The issue before us is whether the time limits in Rule 4(b) are jurisdictional or are instead claim-processing rules that can be waived or forfeited. In Kontrick v. Ryan, 540 U.S. 443, 124 S.Ct. 906, 157 L.Ed.2d 867 (2004), the Supreme Court observed that “only Congress may determine a federal lower court's subject matter jurisdiction,” and that, accordingly, Federal Rules of Bankruptcy Procedure 4004 and 9006(b)(3) were non-jurisdictional “claim-processing rules that do not delineate what cases bankruptcy courts are competent to adjudicate.” Id. at 452-54, 124 S.Ct. at 914. The Supreme Court similarly held in Eberhart v. United States, 546 U.S. 12, 126 S.Ct. 403, 163 L.Ed.2d 14 (2005), that the time limitation in Federal Rule of Criminal Procedure 33 was not jurisdictional and could therefore be excused if not properly invoked. Id. at 19, 126 S.Ct. at 407. Further, in Bowles v. Russell, 551 U.S. 205, 127 S.Ct. 2360, 168 L.Ed.2d 96 (2007), the Supreme Court distinguished Federal Rule of Appellate Procedure 4(a) from Federal Rule of Bankruptcy Procedure 4004, determining that since Rule 4(a) is based upon federal statute, the time limit in Rule 4(a) is therefore jurisdictional. Id. at 212-14, 127 S.Ct. at 2365-66. We stated in Asher v. Baxter Intern. Inc., 505 F.3d 736 (7th Cir.2007), that “Bowles holds that statutory deadlines for appeal are jurisdictional, but read in conjunction with decisions such as Eberhart, ․ holds out the possibility that deadlines in the federal rules are just claim-processing norms.” Id. at 741.
Rule 4(b) does not have a statutory basis. Rule 4(b) was adopted in 1967 and derived from former Federal Rule of Criminal Procedure 37(a)(2). Since the prescribed deadline to file a notice of appeal in a criminal case promulgated in Rule 4(b) is not a Congressionally-created statutory limitation, we find that it is not jurisdictional and is merely a claim-processing rule that can be forfeited. We note that other Circuits that have considered this issue have similarly found that the time limit in Rule 4(b) is not jurisdictional. See, e.g., United States v. Frias, 521 F.3d 229, 233 (2d Cir.2008) (citing United States v. Garduño, 506 F.3d 1287, 1288 (10th Cir.2007), United States v. Martinez, 496 F.3d 387, 388 (5th Cir.2007) (per curiam), and United States v. Sadler, 480 F.3d 932, 934 (9th Cir.2007)).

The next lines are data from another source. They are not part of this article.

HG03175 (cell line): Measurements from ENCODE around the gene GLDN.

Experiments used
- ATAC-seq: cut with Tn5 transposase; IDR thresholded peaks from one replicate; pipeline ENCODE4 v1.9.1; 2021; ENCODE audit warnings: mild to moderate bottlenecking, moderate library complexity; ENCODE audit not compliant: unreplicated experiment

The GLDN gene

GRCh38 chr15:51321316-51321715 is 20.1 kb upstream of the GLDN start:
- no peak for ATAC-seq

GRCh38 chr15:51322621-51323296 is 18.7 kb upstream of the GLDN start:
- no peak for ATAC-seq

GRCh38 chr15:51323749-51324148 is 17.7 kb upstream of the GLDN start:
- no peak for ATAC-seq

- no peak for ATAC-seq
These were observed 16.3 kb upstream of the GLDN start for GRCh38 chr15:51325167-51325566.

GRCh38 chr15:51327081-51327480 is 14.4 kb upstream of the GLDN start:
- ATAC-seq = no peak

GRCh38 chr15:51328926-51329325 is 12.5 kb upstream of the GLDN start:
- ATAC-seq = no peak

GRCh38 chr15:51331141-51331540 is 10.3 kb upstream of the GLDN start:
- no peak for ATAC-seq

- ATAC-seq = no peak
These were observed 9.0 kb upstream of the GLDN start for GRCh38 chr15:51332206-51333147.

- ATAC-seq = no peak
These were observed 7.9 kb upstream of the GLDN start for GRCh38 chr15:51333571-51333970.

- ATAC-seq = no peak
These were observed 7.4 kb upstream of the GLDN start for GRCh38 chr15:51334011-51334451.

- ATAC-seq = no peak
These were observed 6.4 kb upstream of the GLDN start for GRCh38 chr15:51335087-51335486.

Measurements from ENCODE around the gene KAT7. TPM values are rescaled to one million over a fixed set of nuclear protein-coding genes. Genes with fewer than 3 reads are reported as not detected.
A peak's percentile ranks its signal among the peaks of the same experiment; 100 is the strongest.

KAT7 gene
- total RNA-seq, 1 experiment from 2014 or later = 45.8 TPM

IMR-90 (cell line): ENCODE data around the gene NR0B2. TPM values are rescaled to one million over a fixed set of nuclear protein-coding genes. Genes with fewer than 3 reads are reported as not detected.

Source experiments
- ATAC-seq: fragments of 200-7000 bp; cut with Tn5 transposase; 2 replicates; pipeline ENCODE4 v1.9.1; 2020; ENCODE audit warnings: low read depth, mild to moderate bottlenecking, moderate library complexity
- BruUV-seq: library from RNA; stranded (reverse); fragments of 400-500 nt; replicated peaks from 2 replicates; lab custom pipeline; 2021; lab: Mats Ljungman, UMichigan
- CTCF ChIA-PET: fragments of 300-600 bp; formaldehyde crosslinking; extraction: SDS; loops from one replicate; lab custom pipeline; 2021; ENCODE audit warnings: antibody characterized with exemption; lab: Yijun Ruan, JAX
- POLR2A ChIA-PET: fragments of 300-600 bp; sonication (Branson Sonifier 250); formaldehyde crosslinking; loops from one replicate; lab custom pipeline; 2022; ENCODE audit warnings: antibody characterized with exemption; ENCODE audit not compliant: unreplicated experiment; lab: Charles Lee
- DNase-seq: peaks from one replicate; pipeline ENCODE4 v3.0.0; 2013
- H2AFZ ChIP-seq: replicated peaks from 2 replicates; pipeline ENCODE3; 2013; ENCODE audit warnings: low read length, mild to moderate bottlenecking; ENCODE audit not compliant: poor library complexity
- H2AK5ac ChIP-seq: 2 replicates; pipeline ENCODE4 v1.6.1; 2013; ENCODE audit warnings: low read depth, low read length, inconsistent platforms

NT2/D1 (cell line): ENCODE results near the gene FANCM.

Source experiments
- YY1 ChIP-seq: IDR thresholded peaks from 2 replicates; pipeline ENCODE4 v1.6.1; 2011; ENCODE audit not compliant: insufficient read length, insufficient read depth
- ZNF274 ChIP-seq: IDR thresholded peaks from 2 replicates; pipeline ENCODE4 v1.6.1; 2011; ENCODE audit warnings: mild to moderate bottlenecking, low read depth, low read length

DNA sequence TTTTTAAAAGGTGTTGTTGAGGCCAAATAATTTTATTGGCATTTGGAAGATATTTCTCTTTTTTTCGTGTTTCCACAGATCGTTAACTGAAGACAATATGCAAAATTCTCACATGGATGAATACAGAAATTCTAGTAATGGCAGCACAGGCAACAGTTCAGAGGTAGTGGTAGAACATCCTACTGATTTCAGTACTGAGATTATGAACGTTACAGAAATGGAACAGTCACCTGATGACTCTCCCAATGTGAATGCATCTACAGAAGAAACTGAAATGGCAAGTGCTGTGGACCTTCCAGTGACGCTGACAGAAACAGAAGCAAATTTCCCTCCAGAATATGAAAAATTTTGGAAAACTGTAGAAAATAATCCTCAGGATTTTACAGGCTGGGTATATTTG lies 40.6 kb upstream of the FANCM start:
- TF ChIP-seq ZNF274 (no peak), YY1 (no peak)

Since we have jurisdiction to hear Neff's appeal, we will proceed to the merits of his appeal. The district court judge found that Neff was ineligible for reduction because Amendment 709 was not retroactive and could therefore not be applied to Neff. Thus, the district court judge denied Neff's motion to determine whether Amendment 709 was clarifying or substantive. In United States v. Alexander, 553 F.3d 591 (7th Cir.2009), we held that Amendment 709 substantively changed the sentencing guidelines and we observed that Amendment 709 was not made retroactive. Id. at 592-93. In addition, we noted that even if Amendment 709 was clarifying, the sentencing guidelines authorize the use of a clarifying amendment only when the clarifying guideline precedes the sentence. Id. at 592. Neff's sentence does not meet this criteria since Neff was sentenced in 1994 and Amendment 709 became effective in 2007. Based on the above, Neff's appeal cannot succeed.
For the above stated reasons, we Affirm the district court's decision.
DER-YEGHIAYAN, District Judge.